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Dozens Dead in Suicide Car Bombing in Mali

  • Margaret Besheer

Soldiers attend to wounded and casualties in the aftermath of a suicide bomb attack who ripped through a camp grouping former rebels and pro-government militia in troubled northern Mali Jan. 18, 2017 in Gao.

Dozens of people were killed in northern Mali Wednesday by a suicide vehicle bombing inside a camp housing hundreds of former rebels and pro-government fighters, officials said.

Malian Foreign Minister Abdoulaye Diop said the “criminal, cowardly and barbaric” attack was “very clearly an attack on peace.”

“This attack should not distract us from our will to move forward to promote peace and to act against those who are trying to sabotage the peace process,” Diop said during a scheduled meeting on Mali at the U.N. Security Council in New York.

He said those who orchestrated and carried out the attack would be found and prosecuted. The foreign minister added that Mali would observe three days of national mourning.

Diop said the government is determined to honor and implement a 2015 peace agreement meant to stabilize volatile northern Mali.

“This agreement is the only framework making it possible to return to peace and stability in Mali,” he said.

Witnesses said the blast happened inside the Joint Operational Mechanism base in the city of Gao around 9 a.m. local time, just as hundreds of soldiers began to gather for a meeting.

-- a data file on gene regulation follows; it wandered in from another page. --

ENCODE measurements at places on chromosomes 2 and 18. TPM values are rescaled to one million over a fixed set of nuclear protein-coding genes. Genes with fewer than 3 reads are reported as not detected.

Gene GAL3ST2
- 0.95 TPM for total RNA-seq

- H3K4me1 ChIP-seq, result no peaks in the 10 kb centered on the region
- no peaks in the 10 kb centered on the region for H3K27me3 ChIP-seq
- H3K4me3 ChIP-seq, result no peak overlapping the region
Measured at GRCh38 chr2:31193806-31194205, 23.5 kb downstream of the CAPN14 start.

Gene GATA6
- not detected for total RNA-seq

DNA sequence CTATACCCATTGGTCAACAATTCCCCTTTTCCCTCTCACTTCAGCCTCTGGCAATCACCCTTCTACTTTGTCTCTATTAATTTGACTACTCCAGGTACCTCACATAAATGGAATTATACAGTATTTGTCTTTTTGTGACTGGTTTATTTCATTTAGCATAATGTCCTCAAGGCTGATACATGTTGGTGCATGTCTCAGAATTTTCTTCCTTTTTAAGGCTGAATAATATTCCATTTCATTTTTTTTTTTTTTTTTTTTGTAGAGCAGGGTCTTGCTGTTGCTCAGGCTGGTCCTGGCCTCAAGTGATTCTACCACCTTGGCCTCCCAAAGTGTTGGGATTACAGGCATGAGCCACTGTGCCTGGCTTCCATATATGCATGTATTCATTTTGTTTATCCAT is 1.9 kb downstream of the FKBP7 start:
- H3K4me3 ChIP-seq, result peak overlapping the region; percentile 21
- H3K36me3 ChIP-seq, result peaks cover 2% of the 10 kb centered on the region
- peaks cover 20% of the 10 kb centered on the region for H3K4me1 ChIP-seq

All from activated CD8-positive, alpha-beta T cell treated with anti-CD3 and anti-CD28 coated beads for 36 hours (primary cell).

The head of U.N. peacekeeping, Hervé Ladsous told the council as many as 60 people may have been killed.

The base hosts elements of the Malian Armed Forces and members of the Platform and Coordination of Azawad Movements who are to take part in mixed patrols, as called for in the peace agreement.

The camp was created as part of the deal signed by government and loyalist militias in 2015, two years after a French-led military intervention pushed Islamist militants out of power in the north.

A Human Rights Watch report released this week cites attacks on U.N. peacekeepers and occupation of villages by Islamist militants as failures by Mali’s government to protect citizens in northern and central areas.

Islamist militants have killed dozens of people over the last year in their quest to impose Sharia law, the report said.

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